On Monday, February 17, 2014 4:42:41 PM UTC+2, David Hartley wrote: > In message <firstname.lastname@example.org>, Ken
> I was going to suggest this to you, but you've got there on your own. > Imagine trying to explain Euclid's proofs to a blind man. If it can't be > done solely from the axioms and postulates, with no diagrams, then it's > not a valid proof.
Well, it's simply not true that "If it can't be done solely from the axioms and postulates, with no diagrams".
Your statement is immediately disproved by the fact that Euclid arrived at these concepts before he ever used any visualisation. This did not occur to you? :-) Do you think Euclid started with the visualisations first and then developed the theory?! Absurd! For all intents and purposes, Euclid developed the theory just as if he were BLIND. Did you get this? :-)
> It is indeed true that the explicit axioms and postulates in the > Elements are not sufficient for even the simplest of his proofs.
> Most trivially, there's nothing to ensure that there even exist any > points or lines.
> More importantly, as was raised at the start of this thread, without an > axiom that ensures that certain circles intersect, most of the > constructions fail.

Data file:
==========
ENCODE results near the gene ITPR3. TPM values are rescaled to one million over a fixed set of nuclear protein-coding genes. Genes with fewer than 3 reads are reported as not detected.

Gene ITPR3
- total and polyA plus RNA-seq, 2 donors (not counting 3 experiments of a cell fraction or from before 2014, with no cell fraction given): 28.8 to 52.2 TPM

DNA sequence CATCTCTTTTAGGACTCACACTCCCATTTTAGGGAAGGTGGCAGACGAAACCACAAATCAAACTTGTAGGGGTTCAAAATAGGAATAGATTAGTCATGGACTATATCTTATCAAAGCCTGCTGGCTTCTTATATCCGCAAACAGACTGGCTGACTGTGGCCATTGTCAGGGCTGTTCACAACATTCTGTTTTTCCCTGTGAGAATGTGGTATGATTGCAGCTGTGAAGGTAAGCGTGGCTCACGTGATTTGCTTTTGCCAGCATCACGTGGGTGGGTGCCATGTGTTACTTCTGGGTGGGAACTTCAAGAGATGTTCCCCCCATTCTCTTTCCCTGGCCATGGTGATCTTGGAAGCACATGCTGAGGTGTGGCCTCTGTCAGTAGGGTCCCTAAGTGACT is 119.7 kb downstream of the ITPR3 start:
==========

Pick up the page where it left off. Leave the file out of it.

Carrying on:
> Consider a system consisting of a single straight line and the points > thereon. It satisfies all Euclid's explicit postulates (and Pasch's > axiom) but circles have only two points in their circumferences and > circles with a common radius do not intersect. There are no equilateral > triangles.
Is it just me or does that statement make no sense whatsoever?
> So even if you take Euclid's postulates and add the existence of point > and line, Pasch's axiom and any necessary order axioms, you still don't > have enough to prove Proposition 1.
Your wrong opinion.
> Add an axiom that ensures there is a point not on a given line and it > may be possible, I don't know.
You don't seem to understand axioms very well at all.